Monster Energy is a leading energy drink brand that has successfully used digital technology to build its brand and reach new customers. In this podcast, Jeffrey Towson shares insights on how CPG brands can use digital technology to win in the competitive marketplace.
In this podcast, Jeffrey Towson discusses how customer capture can be a competitive advantage in digital businesses. He explains the different levels of competition and provides a checklist for building a competitive advantage. Towson argues that customer capture is becoming increasingly important in the digital age, as businesses compete for attention and loyalty. He provides examples of companies that have successfully built competitive advantages through customer capture, such as Amazon and Netflix.
Traditionally, revenue and demand-side advantages are described as “customer captivity”. It shows up as a company that gets higher pricing and/or more repeat purchases from customers – compared to other products or services of comparable quality. Next time you are in an airport terminal waiting for a flight, check the prices of literally anything. Once you […]
In this podcast, Jeffrey Towson discusses the rise of “digital sin stocks” such as Skillz and Electronic Arts. He explores the factors that have contributed to their success, such as the growth of mobile gaming and the increasing popularity of esports. He also discusses the risks that investors face when investing in these types of companies, such as the potential for regulation and the addictive nature of their products.
In this podcast, Jeffrey Towson discusses the rise of Shein, a Chinese fast fashion retailer that has become one of the most popular online apparel brands in the world. He argues that Shein’s success is due to its low prices, its use of algorithms to design and market its products, and its rapid shipping times. He concludes that Shein is a disruptive force in the fashion industry and that its success could have implications for other retailers.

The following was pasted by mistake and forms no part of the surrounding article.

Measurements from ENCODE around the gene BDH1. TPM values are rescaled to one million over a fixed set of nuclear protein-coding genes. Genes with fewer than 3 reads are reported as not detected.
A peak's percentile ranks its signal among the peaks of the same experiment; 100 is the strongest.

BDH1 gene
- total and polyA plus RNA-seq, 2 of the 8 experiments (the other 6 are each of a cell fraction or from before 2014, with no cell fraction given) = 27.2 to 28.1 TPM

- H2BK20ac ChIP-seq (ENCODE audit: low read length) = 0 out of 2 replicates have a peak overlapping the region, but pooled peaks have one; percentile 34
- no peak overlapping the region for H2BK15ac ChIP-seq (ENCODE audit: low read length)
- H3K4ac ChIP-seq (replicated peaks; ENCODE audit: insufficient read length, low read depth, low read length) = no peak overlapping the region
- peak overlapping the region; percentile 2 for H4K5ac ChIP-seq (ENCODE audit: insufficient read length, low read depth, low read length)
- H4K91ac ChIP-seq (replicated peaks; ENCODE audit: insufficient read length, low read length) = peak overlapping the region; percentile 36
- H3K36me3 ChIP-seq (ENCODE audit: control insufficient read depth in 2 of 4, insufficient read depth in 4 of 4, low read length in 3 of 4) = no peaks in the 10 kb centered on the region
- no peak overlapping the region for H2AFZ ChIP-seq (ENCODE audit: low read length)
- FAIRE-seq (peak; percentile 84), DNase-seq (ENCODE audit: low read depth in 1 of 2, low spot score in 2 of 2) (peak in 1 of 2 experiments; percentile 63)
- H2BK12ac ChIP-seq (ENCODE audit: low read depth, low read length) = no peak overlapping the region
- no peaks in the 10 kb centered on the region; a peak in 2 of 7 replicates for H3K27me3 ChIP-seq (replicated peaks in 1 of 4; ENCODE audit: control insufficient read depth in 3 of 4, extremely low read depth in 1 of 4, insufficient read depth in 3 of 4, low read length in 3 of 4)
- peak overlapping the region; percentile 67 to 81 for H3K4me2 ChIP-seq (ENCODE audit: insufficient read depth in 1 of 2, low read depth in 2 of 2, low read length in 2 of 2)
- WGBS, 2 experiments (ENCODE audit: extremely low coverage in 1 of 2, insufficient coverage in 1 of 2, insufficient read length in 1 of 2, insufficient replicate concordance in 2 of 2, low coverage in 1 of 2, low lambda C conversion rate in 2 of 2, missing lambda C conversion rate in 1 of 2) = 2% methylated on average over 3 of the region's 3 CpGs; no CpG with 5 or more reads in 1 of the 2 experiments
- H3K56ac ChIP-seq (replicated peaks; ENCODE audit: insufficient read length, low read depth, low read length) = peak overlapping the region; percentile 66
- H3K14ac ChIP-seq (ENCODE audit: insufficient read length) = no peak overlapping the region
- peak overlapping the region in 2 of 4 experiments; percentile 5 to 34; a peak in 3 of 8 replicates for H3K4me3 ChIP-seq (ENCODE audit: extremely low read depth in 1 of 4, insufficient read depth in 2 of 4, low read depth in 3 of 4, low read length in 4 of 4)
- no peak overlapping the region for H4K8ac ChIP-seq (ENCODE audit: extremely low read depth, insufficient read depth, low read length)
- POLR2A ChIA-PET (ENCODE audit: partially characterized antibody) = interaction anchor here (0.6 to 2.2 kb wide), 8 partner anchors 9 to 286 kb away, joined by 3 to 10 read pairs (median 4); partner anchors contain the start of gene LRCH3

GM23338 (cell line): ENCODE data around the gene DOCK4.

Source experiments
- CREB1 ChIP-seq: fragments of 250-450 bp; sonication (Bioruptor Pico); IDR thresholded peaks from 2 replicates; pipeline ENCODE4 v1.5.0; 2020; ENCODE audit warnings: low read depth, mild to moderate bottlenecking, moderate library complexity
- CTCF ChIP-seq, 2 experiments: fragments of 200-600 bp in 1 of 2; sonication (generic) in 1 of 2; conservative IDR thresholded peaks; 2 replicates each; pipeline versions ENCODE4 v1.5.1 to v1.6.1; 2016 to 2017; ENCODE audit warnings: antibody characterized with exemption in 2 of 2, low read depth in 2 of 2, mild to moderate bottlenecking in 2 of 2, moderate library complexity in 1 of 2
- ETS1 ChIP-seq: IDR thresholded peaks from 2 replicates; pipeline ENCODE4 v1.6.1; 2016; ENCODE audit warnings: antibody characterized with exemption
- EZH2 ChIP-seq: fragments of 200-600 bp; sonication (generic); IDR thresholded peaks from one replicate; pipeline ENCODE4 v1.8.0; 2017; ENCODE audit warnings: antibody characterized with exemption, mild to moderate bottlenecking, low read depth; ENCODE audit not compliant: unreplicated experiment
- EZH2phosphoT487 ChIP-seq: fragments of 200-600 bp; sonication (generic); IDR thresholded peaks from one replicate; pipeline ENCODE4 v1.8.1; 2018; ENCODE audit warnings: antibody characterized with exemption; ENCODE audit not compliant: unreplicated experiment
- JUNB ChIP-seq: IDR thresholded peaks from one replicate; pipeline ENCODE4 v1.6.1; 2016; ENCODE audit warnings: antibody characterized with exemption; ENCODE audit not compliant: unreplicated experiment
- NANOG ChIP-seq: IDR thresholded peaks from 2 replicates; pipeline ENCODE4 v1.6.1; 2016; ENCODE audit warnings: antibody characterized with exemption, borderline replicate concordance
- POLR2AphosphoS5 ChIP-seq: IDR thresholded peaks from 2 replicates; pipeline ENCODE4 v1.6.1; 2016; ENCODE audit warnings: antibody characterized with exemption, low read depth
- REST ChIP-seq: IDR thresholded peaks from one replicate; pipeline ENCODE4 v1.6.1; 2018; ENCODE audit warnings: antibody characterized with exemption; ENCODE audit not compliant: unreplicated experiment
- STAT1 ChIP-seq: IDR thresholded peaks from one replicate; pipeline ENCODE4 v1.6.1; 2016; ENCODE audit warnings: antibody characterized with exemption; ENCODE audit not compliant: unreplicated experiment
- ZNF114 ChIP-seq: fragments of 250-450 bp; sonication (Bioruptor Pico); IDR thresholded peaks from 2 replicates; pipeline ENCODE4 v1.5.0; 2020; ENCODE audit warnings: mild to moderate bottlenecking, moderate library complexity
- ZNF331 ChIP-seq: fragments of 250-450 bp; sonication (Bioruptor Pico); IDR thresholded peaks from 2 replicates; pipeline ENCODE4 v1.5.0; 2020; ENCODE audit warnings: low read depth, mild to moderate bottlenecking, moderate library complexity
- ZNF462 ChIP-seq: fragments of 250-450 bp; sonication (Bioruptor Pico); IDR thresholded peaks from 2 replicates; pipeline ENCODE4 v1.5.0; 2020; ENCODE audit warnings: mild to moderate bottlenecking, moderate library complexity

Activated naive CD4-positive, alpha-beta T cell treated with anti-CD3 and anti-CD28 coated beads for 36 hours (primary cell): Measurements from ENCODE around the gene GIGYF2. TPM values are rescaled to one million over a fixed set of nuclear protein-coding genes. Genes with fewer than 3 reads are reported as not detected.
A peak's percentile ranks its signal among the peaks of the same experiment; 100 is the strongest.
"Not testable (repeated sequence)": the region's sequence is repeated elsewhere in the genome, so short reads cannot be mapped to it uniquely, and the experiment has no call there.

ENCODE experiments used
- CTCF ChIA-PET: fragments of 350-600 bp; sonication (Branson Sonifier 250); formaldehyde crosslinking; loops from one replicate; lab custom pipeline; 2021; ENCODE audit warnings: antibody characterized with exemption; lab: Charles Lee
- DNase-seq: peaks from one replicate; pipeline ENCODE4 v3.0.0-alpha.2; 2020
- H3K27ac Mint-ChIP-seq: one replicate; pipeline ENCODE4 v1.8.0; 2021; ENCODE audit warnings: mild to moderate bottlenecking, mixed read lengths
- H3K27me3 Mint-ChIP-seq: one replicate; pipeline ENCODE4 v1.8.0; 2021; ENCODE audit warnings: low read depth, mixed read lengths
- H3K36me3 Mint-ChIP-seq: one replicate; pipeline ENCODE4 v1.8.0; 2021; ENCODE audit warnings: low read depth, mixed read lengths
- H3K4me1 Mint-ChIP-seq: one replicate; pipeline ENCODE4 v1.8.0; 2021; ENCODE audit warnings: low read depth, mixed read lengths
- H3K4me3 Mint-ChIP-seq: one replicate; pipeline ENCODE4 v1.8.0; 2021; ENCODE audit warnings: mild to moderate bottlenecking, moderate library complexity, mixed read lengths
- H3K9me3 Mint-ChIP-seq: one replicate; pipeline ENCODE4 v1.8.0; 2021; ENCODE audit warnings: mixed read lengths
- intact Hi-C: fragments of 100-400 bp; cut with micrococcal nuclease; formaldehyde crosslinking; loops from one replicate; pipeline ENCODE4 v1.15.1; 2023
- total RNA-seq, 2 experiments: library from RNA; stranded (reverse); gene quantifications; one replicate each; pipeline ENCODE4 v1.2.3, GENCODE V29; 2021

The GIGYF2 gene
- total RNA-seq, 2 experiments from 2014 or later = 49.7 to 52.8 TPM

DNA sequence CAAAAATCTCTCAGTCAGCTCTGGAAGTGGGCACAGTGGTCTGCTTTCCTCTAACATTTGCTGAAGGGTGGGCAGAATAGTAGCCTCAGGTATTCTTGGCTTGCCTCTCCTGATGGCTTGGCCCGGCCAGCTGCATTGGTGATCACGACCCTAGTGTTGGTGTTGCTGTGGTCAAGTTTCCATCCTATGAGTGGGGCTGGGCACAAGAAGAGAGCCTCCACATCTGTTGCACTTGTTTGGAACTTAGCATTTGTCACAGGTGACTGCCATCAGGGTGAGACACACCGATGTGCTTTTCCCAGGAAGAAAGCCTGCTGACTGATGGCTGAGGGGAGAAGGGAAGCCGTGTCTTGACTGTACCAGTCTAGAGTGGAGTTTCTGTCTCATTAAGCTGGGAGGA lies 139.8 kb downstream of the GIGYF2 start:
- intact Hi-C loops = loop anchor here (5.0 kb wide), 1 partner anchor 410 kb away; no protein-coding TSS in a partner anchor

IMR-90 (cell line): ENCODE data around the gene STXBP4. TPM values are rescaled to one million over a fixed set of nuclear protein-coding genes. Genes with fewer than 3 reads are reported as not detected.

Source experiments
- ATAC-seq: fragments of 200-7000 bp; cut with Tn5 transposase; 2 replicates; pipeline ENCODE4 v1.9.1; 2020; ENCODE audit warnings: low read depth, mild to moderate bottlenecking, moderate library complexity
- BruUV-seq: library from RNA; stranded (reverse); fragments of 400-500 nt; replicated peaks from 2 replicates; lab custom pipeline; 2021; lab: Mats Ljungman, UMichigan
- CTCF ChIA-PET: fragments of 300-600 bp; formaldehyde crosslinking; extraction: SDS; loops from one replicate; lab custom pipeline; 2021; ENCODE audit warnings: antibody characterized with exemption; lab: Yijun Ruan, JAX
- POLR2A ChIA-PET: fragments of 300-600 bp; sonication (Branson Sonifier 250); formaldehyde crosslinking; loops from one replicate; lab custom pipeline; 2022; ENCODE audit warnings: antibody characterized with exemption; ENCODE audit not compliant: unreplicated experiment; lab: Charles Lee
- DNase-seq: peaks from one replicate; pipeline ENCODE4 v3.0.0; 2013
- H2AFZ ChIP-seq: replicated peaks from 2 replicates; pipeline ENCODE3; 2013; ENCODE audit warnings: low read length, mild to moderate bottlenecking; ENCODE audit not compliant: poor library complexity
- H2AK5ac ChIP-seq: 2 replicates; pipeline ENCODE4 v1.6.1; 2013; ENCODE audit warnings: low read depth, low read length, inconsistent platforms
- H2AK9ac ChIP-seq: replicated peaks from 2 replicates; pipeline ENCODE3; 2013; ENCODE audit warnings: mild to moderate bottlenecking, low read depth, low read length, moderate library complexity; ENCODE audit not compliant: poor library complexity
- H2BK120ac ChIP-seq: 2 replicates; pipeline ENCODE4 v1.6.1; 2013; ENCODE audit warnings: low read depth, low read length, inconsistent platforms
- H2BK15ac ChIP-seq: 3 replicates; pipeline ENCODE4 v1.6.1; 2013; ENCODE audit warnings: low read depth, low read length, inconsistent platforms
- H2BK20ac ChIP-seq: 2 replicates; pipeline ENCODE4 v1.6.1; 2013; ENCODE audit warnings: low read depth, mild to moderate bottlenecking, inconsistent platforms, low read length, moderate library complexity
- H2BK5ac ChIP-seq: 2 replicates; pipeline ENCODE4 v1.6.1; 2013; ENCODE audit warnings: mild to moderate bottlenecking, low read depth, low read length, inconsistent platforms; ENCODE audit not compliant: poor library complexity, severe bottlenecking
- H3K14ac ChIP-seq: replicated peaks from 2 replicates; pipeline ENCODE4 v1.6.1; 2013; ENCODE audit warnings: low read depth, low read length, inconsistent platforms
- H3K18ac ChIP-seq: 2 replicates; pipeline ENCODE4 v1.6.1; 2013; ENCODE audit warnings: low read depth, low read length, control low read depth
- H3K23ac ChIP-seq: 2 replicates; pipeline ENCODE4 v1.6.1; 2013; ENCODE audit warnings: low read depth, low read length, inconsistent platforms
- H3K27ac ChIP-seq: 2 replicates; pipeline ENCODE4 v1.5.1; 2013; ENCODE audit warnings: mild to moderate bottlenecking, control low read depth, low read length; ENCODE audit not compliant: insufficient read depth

In this podcast, Jeffrey Towson discusses how tech companies are creating “evil moats” by building habits and capturing the consumer mind. He argues that these moats are difficult to compete with and can lead to market concentration. He cites examples such as Facebook, Google, and TikTok, which have all created products that are highly addictive and difficult to switch away from.
Last week, I wrote about how mindless behavior, chemistry and habits can be demand-side competitive advantages, which I put under the catch-all title of “share of the consumer mind’. It’s a Warren Buffett term and one of the concepts in the Concept Library. I described demand-side (or revenue-side) competitive advantages this way: “…competitive advantages on […]
I have talked a lot about competitive advantages on the demand side (sometimes called revenue advantages). These are structural advantages that enable premium pricing, repeat purchases, higher ROIC and / or stable marketshare over longer periods of time. For example, I have spoken a lot on the podcast about switching costs. That is really my […]
This week’s podcast is my third on the well-known 7 Powers framework by Hamilton Helmer. I go through the last 4 of his 7 powers. You can listen to this podcast here or at iTunes, Google Podcasts and Himalaya. His fundamental equation of value is: Value = M0*g*s*m = market scale * power M0 is Market at time zero. […]
Xiaomi and Meitu are two Chinese companies that are trying to build platforms / ecosystems. Xiaomi has been more successful so far, but Meitu has a number of advantages that could help it catch up. It will be interesting to see who emerges as the winner in this race.